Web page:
Speaking at this week’s IUMI (International Union of Maritime Insurance) conference in Cape Town, South Africa, Donald Harrell, chair of IUMI’s Facts & Figures Committee, reported a successful conclusion to IUMI’s large loss database pilot project.
“For the past year, we have been running a project to understand if it is feasible for IUMI, through its member associations, to collect hull and cargo claims data for large losses. Once collected, we also wanted to understand if it was possible to organise that data in such a way as to deliver meaningful information to marine underwriters. I am pleased to say that the initial phase of our project has been a success and we now look forward to widening our network of participants and strengthening our database”.
Although IUMI’s Facts & Figures Committee has overseen the collection of marine insurance information for many years, it has not – until now – been involved in the significant collection of global loss data. Over the past few months, a small group of IUMI member associations from Belgium, Germany, Japan, Netherlands, Sweden and Singapore has submitted data relevant to individual hull and cargo losses over US$250,000. The Boston Consulting Group (an IUMI Professional Partner) as an independent party was engaged to cleanse the raw data, eliminate inconsistencies and identify trends and conclusions.
After almost a year, IUMI has proved that member associations are willing and able to deliver data in a usable format and in sufficient quantity to allow meaningful analysis to be performed and trends to emerge.
“The next step in the process”, explains Harrell, “is to widen the network of contributors to include as many IUMI member associations as possible. This is likely to take some time as many do not currently request this data from their own national memberships and will need to implement a process to do so. Working with the Boston Consulting Group, we will create a reporting framework for our members to help standardise the data we expect to receive from an ever-widening constituency. We recognise that our database is a work-in-progress, but we are delighted to have proved the concept and built a solid foundation on which to move forward”.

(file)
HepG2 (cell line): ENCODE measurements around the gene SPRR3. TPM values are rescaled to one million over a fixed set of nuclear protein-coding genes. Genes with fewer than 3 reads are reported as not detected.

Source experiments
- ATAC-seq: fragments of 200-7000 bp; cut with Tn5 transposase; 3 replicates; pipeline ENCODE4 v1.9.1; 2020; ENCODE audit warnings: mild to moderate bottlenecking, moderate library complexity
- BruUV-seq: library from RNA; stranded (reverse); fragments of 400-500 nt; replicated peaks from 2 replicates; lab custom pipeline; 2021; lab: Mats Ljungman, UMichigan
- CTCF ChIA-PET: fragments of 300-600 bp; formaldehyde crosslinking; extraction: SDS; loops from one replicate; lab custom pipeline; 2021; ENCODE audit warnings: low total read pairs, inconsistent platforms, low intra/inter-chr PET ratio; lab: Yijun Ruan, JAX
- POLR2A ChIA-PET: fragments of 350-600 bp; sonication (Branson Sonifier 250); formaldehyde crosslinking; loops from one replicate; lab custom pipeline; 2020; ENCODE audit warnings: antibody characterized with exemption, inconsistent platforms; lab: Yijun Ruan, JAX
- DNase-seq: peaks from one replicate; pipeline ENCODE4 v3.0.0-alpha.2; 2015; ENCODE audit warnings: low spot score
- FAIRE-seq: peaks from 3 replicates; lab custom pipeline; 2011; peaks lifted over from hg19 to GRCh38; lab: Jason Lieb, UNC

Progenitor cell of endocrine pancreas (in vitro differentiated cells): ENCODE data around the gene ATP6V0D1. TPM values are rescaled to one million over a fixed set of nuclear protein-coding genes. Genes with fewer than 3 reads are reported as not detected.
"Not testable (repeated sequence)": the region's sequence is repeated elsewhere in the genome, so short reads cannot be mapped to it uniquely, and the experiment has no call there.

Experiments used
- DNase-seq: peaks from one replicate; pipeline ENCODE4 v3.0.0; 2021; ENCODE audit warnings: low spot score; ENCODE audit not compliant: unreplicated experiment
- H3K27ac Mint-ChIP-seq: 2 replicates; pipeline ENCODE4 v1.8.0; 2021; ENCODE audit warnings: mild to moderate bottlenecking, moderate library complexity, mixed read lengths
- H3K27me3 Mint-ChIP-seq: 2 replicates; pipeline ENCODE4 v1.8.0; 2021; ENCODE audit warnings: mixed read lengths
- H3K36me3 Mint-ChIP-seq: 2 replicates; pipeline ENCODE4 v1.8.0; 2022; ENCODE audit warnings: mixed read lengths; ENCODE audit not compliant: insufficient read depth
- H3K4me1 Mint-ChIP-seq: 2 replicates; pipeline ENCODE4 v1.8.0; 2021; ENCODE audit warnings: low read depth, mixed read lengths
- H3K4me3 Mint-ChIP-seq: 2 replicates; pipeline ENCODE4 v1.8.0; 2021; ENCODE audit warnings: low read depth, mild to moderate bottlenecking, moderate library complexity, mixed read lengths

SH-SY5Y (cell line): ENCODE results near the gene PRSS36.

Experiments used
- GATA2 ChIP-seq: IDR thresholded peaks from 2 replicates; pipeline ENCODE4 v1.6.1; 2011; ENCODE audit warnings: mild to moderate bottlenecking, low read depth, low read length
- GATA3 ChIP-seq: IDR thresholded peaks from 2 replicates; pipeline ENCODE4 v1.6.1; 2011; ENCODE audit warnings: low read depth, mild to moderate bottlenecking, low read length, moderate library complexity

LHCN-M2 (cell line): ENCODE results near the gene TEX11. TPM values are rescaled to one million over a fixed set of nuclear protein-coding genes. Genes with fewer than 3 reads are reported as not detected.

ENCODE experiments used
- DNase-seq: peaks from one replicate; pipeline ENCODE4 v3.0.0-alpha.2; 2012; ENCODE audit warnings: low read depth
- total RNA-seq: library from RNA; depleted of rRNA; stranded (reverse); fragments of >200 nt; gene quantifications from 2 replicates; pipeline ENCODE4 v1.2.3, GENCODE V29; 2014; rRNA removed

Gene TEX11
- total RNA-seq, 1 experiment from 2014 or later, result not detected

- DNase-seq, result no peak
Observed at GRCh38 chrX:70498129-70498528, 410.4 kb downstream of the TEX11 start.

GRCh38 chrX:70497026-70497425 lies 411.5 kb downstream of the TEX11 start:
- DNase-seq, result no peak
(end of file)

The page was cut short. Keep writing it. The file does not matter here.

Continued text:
Dave Matcham (Chief Executive, International Underwriting Association), who sits on IUMI’s Policy Forum and liaises with the Fact & Figures Committee has been project manager for this initiative and explains why it is such an important project:
“This is a unique database of large loss data that will give a global insight into hull and cargo claims. Marine underwriters will not find this information anywhere else. Meaningful global trends on specific causes of losses, or geographic clusters can be compared against an underwriter’s own book of business. They can benchmark their activity against global performance, enhance their own underwriting decision-making processes or, perhaps identify where best to place their capital. No insurer or reinsurer currently has access to this breadth of claims information.”
Data is submitted anonymously; and to avoid overlap, data is only collected from national organisations where their members have led on a particular claim.
In time, IUMI hopes to create a large and consistent loss database (hull and cargo) with standardised data from member companies in order to analyse major losses with respect to loss severity, frequency, location and cause.
Further information from:
Mike Elsom, Navigate PR (London)
T: +44 (0)20 3326 8464 / +44 (0)7968 196077
Notes to editors:
The International Union of Marine Insurance (IUMI) represents 40 national and marine market insurance and reinsurance associations. Operating at the forefront of marine risk, it gives a unified voice to the global marine insurance market through effective representation and lobbying activities. As a forum for the exchange of ideas and best practice, IUMI works to raise standards across the industry and provides opportunities for education and the collection and publication of industry statistics. IUMI is headquartered in Hamburg and traces its roots back to 1874.